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with illnesses and disabilities. but my concern is particularly around the sort of devastating diagnosis that people have, notjust cancer, but for instance, motor neurone disease. today i am hosting a roundtable were different organisations like marie curie and macmillan were becoming to talk about what we can do to improve that. obviously, it is not entirely straightforward for the medical profession. they want to work with us to find how else they can be clear about what sort of diagnosis entitles people to what sort of benefits. i want to work with clinicians to make sure that when we ask them to sign somebody off, having had this diagnosis they can be comfortable as well. so it is working with them and working with charities, but it's all about getting better outcomes for the people at the end of the day.”
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understand there is a solution the scottish government has undertaken, which is that you could change it immediately so that the six—month rule does not exist. the reluctance to do it? you know from personal experience that this is the most difficult of times. so much in a family's life is changed entirely. the one thing you don't need is a problem around your access to benefits. so why not change it immediately and take away this specific six month timeframe? you're right, when people have the sort of diagnosis we are talking about, it's not just about the physical difficulties they have, but the other elements around it, their house, theirfamily, other elements around it, their house, their family, supporting people. i want to make sure that system is as clear and easy to access system is as clear and easy to a ccess as system is as clear and easy to access as possible. the scottish government have said they want to go down a different route. they haven't set it up yet. they are now doing their own analysis to work out how
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to do it. they will also encounter the same challenges that i am talking about in terms of engaging with the clinicians who have to make a diagnosis, which is difficult, and conclude whether somebody needs this additional support or not, which is why it is important to work with them. the scottish government are also collecting evidence. it has to be about what is going to work for people and the doctors, because they are such an important part of it. but i am committed to getting this right. often, when you try to make a change in policy, people say, why don't you just do it? because we have to get it right. if we are going to get it right, i want to work with the experts around this area, which tend to be the sort of organisations we all know that our friends and family may have had to encounter, like my millen, who i visited yesterday, and then hopefully we can get it right —— like macmillan. i suppose what is
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different about this decision is that there will be families today who already have this terminally ill diagnosis hanging over them, for whom your process of analysing and listening to people will be meaningless if their loved one dies in this space of time. this is time sensitive, isn't it? that is a council for never trying to improve things. i want to make sure that in my department, we continue to make improvements. but i recognise the importance of not only getting this right, but doing it at pace, which is why today, i'm starting on that work with my officials. and the right, thank you for your time. —— amber rudd, thank you. carol is live on centre court for us with a look at this morning's weather. i'm in the players' restaurant. between 12 and three, only the players and coaches can come here and use the facilities, but they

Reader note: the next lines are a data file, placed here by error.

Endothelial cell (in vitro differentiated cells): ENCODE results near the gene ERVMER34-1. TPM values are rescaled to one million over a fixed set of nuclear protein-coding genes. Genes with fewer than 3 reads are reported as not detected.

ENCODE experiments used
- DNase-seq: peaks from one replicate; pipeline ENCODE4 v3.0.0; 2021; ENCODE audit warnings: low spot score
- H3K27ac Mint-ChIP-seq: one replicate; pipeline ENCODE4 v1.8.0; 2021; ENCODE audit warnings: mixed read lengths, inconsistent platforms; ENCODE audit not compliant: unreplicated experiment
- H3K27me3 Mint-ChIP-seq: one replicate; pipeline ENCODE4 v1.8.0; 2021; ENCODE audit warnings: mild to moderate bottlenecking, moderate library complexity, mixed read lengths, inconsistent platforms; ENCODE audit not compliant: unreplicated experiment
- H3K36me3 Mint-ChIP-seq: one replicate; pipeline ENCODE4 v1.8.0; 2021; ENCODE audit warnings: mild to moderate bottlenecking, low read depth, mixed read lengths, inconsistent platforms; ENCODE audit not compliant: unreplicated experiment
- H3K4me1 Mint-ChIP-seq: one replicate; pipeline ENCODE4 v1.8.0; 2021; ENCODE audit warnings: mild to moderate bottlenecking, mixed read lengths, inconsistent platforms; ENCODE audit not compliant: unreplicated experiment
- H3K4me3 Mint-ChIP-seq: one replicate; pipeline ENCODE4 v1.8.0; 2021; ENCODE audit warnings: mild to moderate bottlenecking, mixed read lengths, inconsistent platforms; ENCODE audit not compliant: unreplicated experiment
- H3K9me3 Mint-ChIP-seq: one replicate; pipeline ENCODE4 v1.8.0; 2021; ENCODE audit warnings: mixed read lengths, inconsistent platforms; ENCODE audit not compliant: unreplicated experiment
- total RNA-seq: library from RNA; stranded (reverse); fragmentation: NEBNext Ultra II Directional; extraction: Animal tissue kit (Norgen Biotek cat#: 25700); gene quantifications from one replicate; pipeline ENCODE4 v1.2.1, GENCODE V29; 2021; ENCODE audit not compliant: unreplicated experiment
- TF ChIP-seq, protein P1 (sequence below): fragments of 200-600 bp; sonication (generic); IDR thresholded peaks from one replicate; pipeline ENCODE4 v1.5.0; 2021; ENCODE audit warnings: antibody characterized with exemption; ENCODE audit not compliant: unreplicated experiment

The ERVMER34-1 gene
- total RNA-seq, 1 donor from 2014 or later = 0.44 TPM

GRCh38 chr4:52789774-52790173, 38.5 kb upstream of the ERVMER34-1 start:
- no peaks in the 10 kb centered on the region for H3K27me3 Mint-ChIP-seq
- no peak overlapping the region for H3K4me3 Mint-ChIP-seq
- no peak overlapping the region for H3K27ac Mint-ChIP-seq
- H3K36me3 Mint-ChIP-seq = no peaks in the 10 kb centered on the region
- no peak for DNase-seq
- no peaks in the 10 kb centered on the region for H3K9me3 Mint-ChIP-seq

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have a spectacular view over the members' lawn. the members can enjoy their lunch before heading off to watch tennis. on the other side of thatis watch tennis. on the other side of that is the players' lawn. there there is a beautician and a hairdresser. you can book theatre tickets, make travel arrangements, it's all going on. wimbledon is like a self—contained town. there is a creche here the players' children. stjohn ambulance is here as well. the other day, they said the life of a spectator who had a heart attack. she is now in hospital and on the road to recovery. so much goes on behind the scenes that you don't even think about when you come for a day out or just even think about when you come for a day out orjust to watch the tennis here or on the telly. the forecast for wimbledon today is a mostly dry one. we will also see some sunny spells, as we currently have. but there is an outside chance that we could catch a shower, but that is about it. but there are showers in
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the forecast today, particularly across scotland and north—east england. the met office has a yellow weather warning at those, because we could see some humdinger is in a short amount of time which could lead to disruption. more on that in a jiffy. this morning, we have a few showers around. they have been moving from the west to the eastern coast overnight and will across scotland, eventually clearing into the north sea. they will continue across northern pushing into the north sea. for northern ireland, you are off to a bright start and you will see sunny intervals. in wales, there are some showers. they were also clear into the north sea. the brightest skies will be across the channel islands today. here, we will see the high temperatures. you can see how those showers push into the north sea through the course of the day. as temperatures rise and it is quite humid, we will